602.595.5559

Millions Recovered
For Injury and Wrongful Death Clients

Millions Recovered
For Injury and Wrongful Death Clients

Tell us about your case

we assume all the risk

There are never any attorney
fees unless we win your case, we assume
all of the the risk for our clients.

Request a Free Consultation

we know insurance law

Insurance companies will do everything
possible to minimize, delay or deny
your claim. We have the experience to
help maximize your compensation.

Learn More

speak directly to an attorney

You won’t meet with an assistant,
but with one of our experienced
attorneys instead.

Meet Our Attorneys
Tell us about your case

Finalist 2 – Rima

Motherhood and Its Impact On My Self and Educational Goals

My name is Rima Villarreal. I am a single mother of two beautiful boys and am intent on earning a Master’s Degree in Depth Psychology. I just completed my second semester at Santa Barbara City College and have a 3.96 GPA. I am at the beginning of a long and challenging journey.

I was inspired to return to school by my psychotherapist Michelle Falvey, a brilliant and spirited woman whose services I had the honor of receiving for 1 ½ years during my participation in the Family Strengthening Program at St. Vincent’s of Santa Barbara, a transitional living program for low-income single mothers with children under 5 years old. I entered this program following a volatile dissolution with the father of my sons in 2012, and I have focused on healing, building and maintaining an awareness of self, tending to my sons to my utmost capability, and moving forward in pursuit of a beautiful future for my family. Among other requirements, I have attended weekly counseling, case management, and group therapy focused on understanding the brain and development of the young child, compassionate parenting, and the significance of self care. I balanced these obligations and goals with full-time employment as a public servant for the majority of my time in the program.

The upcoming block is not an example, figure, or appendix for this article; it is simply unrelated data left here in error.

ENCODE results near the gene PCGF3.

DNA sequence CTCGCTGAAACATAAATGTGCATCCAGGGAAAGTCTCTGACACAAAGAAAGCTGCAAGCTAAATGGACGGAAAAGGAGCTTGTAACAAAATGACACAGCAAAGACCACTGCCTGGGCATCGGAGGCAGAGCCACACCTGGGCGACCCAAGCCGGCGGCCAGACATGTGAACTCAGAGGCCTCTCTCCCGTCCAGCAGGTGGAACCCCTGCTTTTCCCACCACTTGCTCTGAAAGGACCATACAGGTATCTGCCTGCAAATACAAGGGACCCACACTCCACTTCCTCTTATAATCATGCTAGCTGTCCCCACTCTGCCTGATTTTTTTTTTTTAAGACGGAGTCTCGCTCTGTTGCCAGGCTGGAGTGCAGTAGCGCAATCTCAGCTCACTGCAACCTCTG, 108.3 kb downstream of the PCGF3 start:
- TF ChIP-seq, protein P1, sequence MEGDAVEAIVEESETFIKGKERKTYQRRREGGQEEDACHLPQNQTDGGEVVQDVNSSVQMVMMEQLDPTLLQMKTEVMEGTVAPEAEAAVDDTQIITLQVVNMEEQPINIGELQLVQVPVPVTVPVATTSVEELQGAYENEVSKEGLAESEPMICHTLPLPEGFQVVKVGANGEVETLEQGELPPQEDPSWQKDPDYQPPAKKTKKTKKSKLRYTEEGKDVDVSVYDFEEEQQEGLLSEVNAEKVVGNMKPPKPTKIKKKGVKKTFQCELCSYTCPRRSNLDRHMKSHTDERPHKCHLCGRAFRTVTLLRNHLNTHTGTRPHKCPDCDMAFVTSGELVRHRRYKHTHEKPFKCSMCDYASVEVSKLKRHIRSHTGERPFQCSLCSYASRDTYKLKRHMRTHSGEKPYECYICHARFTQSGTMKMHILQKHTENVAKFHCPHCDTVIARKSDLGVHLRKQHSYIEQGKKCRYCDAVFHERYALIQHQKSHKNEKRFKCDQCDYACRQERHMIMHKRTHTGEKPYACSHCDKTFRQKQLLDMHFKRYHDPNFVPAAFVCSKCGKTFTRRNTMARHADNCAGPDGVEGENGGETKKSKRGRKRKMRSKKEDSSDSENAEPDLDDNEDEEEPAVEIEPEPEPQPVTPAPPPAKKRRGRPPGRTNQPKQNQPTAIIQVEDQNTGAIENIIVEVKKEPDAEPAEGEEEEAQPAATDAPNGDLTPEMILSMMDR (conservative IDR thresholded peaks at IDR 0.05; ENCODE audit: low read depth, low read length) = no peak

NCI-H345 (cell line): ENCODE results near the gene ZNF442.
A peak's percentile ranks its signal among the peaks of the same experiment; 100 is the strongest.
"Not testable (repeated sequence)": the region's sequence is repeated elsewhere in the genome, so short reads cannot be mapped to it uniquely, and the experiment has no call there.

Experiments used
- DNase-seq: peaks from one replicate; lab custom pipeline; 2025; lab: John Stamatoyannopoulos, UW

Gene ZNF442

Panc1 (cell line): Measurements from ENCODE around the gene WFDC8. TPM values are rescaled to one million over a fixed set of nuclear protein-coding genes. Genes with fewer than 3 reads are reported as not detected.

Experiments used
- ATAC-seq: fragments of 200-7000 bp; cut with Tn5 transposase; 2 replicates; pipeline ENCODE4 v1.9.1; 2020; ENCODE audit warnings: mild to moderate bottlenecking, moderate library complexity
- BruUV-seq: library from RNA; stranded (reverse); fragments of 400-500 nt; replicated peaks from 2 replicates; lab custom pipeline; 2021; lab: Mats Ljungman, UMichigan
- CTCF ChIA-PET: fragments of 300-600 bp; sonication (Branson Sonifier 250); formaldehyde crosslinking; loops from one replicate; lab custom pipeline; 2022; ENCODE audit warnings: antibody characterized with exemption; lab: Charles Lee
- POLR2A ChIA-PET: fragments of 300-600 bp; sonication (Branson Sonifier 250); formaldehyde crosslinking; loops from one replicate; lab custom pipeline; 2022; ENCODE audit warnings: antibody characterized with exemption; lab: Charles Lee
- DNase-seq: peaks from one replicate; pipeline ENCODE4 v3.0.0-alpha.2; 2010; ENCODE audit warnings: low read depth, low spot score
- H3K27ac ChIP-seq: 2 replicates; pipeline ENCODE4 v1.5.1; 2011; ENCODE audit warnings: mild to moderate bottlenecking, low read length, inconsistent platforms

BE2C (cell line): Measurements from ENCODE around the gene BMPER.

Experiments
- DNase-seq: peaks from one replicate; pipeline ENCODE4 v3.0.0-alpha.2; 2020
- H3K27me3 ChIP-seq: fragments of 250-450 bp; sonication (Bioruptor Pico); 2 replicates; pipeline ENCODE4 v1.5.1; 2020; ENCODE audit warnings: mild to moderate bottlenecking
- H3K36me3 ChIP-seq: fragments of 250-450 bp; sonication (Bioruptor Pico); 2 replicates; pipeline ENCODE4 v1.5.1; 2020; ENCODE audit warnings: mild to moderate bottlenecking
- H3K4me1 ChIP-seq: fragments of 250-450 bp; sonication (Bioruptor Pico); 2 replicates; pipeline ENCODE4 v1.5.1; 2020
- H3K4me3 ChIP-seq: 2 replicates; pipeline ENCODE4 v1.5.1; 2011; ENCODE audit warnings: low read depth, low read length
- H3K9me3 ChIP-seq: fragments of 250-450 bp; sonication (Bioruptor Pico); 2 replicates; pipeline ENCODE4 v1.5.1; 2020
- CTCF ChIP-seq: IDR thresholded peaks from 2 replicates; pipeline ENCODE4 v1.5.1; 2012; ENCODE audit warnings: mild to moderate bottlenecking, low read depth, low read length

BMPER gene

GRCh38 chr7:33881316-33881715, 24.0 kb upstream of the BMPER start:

In September of 2013, shortly after my return to school in August, my psychotherapist, the individual who was the impetus for so much of my growth during this journey, and the momentous decision to return to school, passed away from a rare and aggressive cancer. Her life was taken in six weeks. Her passing devastated me to the core, and I struggled to focus on my studies amidst the enormous grief I felt. I felt great pain, but I focused on the reasons why I decided to return to school, and consciously honored her memory. I completed the winter semester with a 3.85 GPA.

Shortly after the beginning of the Spring semester in February, my youngest son, 20 months old at the time, was hospitalized in the intensive care unit for severe pneumonia. His entire right lung had collapsed from a bacterial infection. His condition was precarious, and it was an experience unlike any other to sit near his side at the hospital, watching his tiny chest move up and down as he struggled against the illness. He was in the hospital for two weeks, and I was nearly overwhelmed with terror and despondency. I again maintained my focus, reading class material and writing essays in the hospital while he slept, staying up late and awaking early in order to meet all my responsibilities. Thankfully he underwent a full recovery, and I realized that his and his brother’s health and well being are what means the most to me in life. I continued the semester as a full-time student, worked part-time at a local children’s center for homeless and at risk children, and maintained focus on my sons. Balancing work, school and motherhood was a challenge, but I completed the semester with a 4.0 GPA.